Journey to the Past (The War of the Worlds)
The very first time I knew about the War of the Worlds was when my parents generously bought me and my siblings our own sets of encyclopedias. I was about ten years old then, and at that age, I have already started a harmonious relationship with books.
I loved one particular set of encyclopedia. It has books about ancient buildings, natural sciences, systems of the body, events and many more. With pictures and attracting titles, I was definitely pulled in as if it was the latest trend in fashion. I liked the events book the most. It had variety of pictures from the happenings from the past, and I’ve always been a fan of history.
Upon flipping ...view middle of the document...
Think about this, as a kid, I thought that The War of the Worlds event history is real. I got to read the text about it in that oh-so-interesting-that-I-got-hook-into-it encyclopedia, but I didn’t fully understand it, and besides, it didn’t say that it wasn’t even for real. You know kids: Literal meaning is the key to understanding.
My situation was more or less like the situation of the people living in the 1930’s. What truth would you believe in, if that’s the only truth offered to you? Because it was just the start of technology, there was no other side of the story. It’s like telling a kid that purple is the combination of red and yellow, and he would believe that, until he finds another side of the story, that mixing red and blue actually makes purple. In short, people then are innocent.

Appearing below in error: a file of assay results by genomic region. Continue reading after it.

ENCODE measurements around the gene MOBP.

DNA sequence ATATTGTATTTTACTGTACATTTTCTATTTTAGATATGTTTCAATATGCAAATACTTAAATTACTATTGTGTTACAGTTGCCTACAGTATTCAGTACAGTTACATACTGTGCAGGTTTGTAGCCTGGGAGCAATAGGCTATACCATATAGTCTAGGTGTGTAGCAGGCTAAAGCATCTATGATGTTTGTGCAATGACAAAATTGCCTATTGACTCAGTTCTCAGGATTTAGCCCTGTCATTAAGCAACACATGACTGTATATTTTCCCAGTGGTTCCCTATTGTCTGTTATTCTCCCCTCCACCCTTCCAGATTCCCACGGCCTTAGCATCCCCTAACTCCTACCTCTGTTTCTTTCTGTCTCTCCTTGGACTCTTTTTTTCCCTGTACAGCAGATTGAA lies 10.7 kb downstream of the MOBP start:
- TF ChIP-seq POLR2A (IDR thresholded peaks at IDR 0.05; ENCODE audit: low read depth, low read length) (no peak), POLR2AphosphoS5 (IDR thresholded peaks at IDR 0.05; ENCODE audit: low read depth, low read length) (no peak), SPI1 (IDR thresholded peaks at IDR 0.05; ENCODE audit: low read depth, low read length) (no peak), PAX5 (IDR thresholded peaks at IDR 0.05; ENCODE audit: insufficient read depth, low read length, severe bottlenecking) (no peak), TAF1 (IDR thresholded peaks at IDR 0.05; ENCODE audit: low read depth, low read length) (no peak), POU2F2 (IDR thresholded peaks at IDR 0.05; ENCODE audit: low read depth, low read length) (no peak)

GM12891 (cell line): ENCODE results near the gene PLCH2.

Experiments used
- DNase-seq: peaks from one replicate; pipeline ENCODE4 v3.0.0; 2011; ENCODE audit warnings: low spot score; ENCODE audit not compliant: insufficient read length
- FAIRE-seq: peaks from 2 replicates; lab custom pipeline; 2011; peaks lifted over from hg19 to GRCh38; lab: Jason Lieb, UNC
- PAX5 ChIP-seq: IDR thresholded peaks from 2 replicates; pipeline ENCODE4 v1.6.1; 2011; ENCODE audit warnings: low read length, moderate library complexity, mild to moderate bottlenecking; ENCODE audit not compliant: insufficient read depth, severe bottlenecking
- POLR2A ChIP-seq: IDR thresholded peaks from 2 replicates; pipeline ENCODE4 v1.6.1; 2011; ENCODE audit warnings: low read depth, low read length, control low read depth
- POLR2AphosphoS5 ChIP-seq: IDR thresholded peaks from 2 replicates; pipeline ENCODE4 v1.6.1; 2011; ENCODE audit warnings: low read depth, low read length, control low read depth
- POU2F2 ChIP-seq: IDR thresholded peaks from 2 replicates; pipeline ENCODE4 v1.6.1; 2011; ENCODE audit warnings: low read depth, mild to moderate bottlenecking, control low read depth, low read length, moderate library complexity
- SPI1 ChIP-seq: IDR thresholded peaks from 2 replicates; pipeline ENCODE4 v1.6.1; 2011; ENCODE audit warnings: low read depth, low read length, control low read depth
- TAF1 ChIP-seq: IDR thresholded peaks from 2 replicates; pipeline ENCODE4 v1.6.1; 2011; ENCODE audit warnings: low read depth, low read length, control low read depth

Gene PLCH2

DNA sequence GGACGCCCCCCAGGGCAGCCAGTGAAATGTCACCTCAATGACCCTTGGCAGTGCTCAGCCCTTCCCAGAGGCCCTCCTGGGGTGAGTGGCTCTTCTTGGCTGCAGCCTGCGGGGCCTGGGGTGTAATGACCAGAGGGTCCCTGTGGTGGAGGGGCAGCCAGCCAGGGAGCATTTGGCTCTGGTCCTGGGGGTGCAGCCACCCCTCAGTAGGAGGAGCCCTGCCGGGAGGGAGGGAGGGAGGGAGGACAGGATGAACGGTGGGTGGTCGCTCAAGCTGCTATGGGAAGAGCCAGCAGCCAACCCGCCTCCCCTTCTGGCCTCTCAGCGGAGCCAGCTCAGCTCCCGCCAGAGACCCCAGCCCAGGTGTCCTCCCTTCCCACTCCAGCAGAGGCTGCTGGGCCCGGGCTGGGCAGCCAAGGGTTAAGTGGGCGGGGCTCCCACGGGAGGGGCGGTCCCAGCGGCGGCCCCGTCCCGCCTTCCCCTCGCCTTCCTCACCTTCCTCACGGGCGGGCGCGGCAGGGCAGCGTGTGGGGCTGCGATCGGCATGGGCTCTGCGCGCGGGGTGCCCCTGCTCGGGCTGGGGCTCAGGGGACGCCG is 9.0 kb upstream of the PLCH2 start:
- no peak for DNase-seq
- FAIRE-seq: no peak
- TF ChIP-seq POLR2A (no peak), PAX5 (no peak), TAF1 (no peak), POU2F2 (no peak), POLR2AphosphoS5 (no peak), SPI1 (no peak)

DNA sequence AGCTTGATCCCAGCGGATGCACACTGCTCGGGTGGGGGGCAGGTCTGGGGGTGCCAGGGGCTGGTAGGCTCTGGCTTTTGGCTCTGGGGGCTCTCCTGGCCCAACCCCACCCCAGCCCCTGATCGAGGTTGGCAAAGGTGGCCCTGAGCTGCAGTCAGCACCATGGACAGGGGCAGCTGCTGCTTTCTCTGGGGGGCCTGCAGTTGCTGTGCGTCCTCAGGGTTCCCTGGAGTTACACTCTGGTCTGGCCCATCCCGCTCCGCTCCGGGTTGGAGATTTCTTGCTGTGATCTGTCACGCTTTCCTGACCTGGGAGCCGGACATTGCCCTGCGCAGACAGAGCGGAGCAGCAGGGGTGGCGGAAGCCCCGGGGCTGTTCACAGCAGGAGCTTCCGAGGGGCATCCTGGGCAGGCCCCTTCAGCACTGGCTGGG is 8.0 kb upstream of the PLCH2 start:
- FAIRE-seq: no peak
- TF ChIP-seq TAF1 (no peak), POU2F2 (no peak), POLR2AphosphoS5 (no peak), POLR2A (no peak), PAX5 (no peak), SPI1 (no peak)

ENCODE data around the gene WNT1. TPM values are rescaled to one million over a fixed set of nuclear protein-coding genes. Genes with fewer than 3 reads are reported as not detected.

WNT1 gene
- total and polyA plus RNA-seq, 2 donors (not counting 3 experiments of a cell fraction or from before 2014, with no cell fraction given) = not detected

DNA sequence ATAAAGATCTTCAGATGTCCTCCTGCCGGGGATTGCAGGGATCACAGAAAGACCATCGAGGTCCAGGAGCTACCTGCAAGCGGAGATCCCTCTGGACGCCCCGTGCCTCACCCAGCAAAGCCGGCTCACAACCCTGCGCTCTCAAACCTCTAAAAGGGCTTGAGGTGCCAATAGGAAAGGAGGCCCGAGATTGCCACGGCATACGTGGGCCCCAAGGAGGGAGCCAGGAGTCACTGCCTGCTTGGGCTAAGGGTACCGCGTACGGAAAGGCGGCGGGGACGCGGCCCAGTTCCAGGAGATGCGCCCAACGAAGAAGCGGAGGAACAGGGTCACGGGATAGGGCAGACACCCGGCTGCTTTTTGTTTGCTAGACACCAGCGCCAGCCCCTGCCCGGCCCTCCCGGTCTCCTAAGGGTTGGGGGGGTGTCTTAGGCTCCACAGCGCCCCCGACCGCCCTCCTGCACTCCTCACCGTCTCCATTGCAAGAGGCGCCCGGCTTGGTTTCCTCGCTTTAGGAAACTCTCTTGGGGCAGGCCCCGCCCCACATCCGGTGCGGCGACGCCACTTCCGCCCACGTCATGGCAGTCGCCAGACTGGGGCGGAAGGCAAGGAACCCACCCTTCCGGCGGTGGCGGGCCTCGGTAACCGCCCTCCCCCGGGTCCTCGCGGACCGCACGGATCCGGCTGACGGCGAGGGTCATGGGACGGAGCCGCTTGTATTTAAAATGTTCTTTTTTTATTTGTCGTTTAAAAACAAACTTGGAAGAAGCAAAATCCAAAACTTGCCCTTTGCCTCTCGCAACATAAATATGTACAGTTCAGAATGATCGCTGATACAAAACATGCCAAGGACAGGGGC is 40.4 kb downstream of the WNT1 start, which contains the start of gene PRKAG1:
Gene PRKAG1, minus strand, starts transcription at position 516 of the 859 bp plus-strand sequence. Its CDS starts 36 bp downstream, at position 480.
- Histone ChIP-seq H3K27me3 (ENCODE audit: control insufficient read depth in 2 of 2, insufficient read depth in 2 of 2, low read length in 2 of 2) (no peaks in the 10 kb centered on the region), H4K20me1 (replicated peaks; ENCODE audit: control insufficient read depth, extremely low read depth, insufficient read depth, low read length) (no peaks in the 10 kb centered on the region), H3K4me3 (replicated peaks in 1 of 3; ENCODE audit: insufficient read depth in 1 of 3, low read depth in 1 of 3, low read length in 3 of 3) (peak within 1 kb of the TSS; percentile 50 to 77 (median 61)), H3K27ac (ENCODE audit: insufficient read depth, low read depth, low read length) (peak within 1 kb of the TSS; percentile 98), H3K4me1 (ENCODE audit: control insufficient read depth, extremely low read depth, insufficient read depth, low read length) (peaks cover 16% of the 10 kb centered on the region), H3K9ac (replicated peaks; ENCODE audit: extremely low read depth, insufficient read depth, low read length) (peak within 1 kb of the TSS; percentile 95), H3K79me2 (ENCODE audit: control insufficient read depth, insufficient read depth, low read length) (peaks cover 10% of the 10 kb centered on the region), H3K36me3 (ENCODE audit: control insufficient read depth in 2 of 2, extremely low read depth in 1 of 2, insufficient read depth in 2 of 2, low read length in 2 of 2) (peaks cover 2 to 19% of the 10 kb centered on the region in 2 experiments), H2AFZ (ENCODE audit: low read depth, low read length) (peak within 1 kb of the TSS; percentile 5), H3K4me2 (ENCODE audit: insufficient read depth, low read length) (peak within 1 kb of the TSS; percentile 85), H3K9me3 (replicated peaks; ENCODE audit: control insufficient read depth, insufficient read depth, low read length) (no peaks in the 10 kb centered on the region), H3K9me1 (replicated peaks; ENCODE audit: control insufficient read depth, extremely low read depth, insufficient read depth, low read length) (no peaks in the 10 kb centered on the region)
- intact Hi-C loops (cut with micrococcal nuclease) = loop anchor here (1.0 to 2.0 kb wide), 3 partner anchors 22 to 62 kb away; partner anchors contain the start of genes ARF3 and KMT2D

You might disagree with me on this one, but I think we, people, lack that certain complex within ourselves that we actually accept what we don’t understand. I am not saying that we always do that, but most of the time we do. Just like the 1930’s people, they accepted the reality that Martians have invaded our world: they believed in that broadcast, but do they really understand what that meant?
But who is to blame?
The broadcast was believable. With the special effects and incredible timings, people were deceived. I, for that fact, would have believed, and I would have been deceived. And isn’t it that during those times, radios were mainly for news? I think people had a super difficult time in distinguishing if the story of the War of the Worlds was news or was it for entertainment. Or yet, they didn’t even try to distinguish it because they were already alarmed by it.
The broadcast seemed like a pie straight from the oven, or did I just make things confusing? Okay, let me try again. The broadcast seemed to be so hot that it wasn’t worth thinking, it was for spreading. Spread, so that others may be alarmed too, and thus, more and more people would believe it.
The act was like a domino game. One move, everyone’s affected.
Oh yes. I could have been affected, in ways my exaggerated self could only...